been betrayed into doing the forbidden thing. Under what inward com- 
pulsion? Through his discomfort Bernard eagerly listened. 

"I had the same idea as you," the Director was saying. "Wanted to 
have a look at the savages. Got a permit for New Mexico and went 
there for my summer holiday. With the girl I was having at the mo- 
ment. She was a Beta-Minus, and I think" (he shut his eyes), "I think 
she had yellow hair. Anyhow she was pneumatic, particularly pneu- 
matic; I remember that. Well, we went there, and we looked at the 

savages, and we rode about on horses and all that. And then-it was 
almost the last day of my leave-then ... well, she got lost. We'd gone 
riding up one of those revolting mountains, and it was horribly hot and 
oppressive, and after lunch we went to sleep. Or at least I did. She 
must have gone for a walk, alone. At any rate, when I woke up, she 
wasn't there. And the most frightful thunderstorm I've ever seen was 
just bursting on us. And it poured and roared and flashed; and the 
horses broke loose and ran away; and I fell down, trying to catch 
them, and hurt my knee, so that I could hardly walk. Still, I searched 
and I shouted and I searched. But there was no sign of her. Then I 
thought she must have gone back to the rest-house by herself. So I 
crawled down into the valley by the way we had come. My knee was 
agonizingly painful, and I'd lost my soma. It took me hours. I didn't 
get back to the rest-house till after midnight. And she wasn't there;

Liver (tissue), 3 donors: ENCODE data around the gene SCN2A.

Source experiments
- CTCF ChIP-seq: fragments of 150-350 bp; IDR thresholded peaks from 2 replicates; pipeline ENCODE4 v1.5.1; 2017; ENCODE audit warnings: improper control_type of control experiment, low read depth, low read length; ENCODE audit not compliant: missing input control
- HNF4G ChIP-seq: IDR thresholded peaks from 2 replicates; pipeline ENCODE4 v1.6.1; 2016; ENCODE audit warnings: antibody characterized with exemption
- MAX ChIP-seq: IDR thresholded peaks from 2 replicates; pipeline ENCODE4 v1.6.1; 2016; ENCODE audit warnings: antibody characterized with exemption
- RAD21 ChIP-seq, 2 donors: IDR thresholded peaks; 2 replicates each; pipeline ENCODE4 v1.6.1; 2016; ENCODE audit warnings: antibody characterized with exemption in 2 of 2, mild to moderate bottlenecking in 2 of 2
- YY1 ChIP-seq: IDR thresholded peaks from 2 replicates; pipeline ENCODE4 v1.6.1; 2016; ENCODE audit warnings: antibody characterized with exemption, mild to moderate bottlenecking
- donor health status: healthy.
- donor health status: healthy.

she wasn't there," the Director repeated. There was a silence. "Well," 
he resumed at last, "the next day there was a search. But we couldn't 
find her. She must have fallen into a gully somewhere; or been eaten 
by a mountain lion. Ford knows. Anyhow it was horrible. It upset me 
very much at the time. More than it ought to have done, I dare say. 
Because, after all, it's the sort of accident that might have happened 
to any one; and, of course, the social body persists although the com- 
ponent cells may change." But this sleep-taught consolation did not 
seem to be very effective. Shaking his head, "I actually dream about it 
sometimes," the Director went on in a low voice. "Dream of being 
woken up by that peal of thunder and finding her gone; dream of 
searching and searching for her under the trees." He lapsed into the 
silence of reminiscence. 

"You must have had a terrible shock," said Bernard, almost enviously.